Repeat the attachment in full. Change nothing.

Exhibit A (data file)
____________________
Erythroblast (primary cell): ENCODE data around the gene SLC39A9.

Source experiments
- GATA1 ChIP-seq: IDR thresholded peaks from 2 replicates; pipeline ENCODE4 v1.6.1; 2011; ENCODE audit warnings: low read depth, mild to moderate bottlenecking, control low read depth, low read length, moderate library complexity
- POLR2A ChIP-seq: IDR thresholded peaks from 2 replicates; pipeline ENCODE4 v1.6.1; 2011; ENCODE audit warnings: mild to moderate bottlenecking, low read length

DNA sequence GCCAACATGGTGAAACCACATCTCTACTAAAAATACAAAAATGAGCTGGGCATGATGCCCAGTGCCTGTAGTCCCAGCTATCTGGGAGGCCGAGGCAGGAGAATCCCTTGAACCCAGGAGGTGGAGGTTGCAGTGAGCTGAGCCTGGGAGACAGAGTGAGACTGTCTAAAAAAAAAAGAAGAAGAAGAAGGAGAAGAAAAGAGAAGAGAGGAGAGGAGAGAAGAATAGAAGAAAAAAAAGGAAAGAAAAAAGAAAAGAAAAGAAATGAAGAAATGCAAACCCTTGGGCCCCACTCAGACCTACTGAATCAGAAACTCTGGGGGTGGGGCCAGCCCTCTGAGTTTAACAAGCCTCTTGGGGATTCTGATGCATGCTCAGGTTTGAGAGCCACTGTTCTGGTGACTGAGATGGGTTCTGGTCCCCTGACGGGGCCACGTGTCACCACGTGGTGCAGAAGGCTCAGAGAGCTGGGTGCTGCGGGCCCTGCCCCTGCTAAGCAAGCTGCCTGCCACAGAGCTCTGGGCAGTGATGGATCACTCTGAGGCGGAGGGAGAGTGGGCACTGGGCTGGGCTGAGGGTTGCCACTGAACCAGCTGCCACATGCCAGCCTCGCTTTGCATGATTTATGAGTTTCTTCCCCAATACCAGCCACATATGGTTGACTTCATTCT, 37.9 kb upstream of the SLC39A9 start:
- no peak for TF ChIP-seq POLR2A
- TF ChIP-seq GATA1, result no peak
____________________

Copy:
Erythroblast (primary cell): ENCODE data around the gene SLC39A9.

Source experiments
- GATA1 ChIP-seq: IDR thresholded peaks from 2 replicates; pipeline ENCODE4 v1.6.1; 2011; ENCODE audit warnings: low read depth, mild to moderate bottlenecking, control low read depth, low read length, moderate library complexity
- POLR2A ChIP-seq: IDR thresholded peaks from 2 replicates; pipeline ENCODE4 v1.6.1; 2011; ENCODE audit warnings: mild to moderate bottlenecking, low read length

DNA sequence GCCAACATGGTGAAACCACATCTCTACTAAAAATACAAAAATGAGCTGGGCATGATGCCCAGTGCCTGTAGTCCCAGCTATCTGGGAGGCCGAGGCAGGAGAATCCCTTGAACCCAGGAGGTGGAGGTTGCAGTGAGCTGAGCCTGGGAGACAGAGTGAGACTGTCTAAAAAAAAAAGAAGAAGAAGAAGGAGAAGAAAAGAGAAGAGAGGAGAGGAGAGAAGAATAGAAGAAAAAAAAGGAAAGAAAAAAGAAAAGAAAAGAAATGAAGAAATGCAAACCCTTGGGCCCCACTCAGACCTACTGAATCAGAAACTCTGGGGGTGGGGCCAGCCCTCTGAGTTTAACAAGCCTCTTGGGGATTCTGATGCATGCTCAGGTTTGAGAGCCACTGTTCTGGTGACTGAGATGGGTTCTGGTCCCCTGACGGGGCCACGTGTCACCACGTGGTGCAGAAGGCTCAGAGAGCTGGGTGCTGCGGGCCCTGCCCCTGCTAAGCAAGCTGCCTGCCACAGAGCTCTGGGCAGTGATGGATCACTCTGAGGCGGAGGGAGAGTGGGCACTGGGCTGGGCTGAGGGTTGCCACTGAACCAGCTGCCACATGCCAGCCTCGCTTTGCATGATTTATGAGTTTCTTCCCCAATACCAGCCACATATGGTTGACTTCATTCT, 37.9 kb upstream of the SLC39A9 start:
- no peak for TF ChIP-seq POLR2A
- TF ChIP-seq GATA1, result no peak